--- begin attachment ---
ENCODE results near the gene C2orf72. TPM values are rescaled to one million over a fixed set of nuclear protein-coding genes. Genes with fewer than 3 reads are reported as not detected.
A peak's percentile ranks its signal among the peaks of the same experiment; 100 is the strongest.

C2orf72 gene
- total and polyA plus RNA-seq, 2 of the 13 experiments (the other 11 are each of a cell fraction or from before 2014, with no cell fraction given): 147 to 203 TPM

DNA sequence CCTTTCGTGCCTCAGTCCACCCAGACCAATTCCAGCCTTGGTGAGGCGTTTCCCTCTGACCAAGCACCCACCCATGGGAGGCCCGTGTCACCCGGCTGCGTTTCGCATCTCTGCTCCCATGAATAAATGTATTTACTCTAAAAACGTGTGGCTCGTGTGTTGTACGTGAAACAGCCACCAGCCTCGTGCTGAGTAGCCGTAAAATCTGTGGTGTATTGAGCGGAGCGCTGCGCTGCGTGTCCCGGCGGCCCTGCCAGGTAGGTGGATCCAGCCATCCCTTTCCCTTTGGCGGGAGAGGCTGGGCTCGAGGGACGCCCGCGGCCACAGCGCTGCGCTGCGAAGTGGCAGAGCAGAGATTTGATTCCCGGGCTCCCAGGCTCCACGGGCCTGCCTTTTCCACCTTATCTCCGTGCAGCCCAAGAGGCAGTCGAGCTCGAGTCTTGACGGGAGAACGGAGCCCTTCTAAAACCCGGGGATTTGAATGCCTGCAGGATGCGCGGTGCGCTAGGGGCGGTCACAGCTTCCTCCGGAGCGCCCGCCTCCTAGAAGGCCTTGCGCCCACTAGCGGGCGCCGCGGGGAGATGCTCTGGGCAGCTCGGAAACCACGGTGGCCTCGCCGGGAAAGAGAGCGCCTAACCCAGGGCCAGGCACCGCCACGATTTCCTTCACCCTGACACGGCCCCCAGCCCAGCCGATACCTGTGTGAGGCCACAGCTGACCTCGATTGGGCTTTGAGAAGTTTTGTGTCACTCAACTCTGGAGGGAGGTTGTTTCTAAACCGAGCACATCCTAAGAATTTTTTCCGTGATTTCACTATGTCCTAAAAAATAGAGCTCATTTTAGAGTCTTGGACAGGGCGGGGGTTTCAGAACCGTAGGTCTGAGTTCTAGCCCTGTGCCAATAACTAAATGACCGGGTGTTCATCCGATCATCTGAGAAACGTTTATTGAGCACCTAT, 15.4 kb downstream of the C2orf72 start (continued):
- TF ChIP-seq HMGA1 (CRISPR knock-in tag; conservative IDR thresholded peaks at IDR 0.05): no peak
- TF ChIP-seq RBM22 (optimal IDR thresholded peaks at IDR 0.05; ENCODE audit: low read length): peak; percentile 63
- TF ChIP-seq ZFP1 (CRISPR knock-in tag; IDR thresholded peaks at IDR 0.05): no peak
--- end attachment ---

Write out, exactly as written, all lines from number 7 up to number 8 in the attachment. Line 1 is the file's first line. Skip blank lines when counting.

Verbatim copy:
- TF ChIP-seq RBM22 (optimal IDR thresholded peaks at IDR 0.05; ENCODE audit: low read length): peak; percentile 63
- TF ChIP-seq ZFP1 (CRISPR knock-in tag; IDR thresholded peaks at IDR 0.05): no peak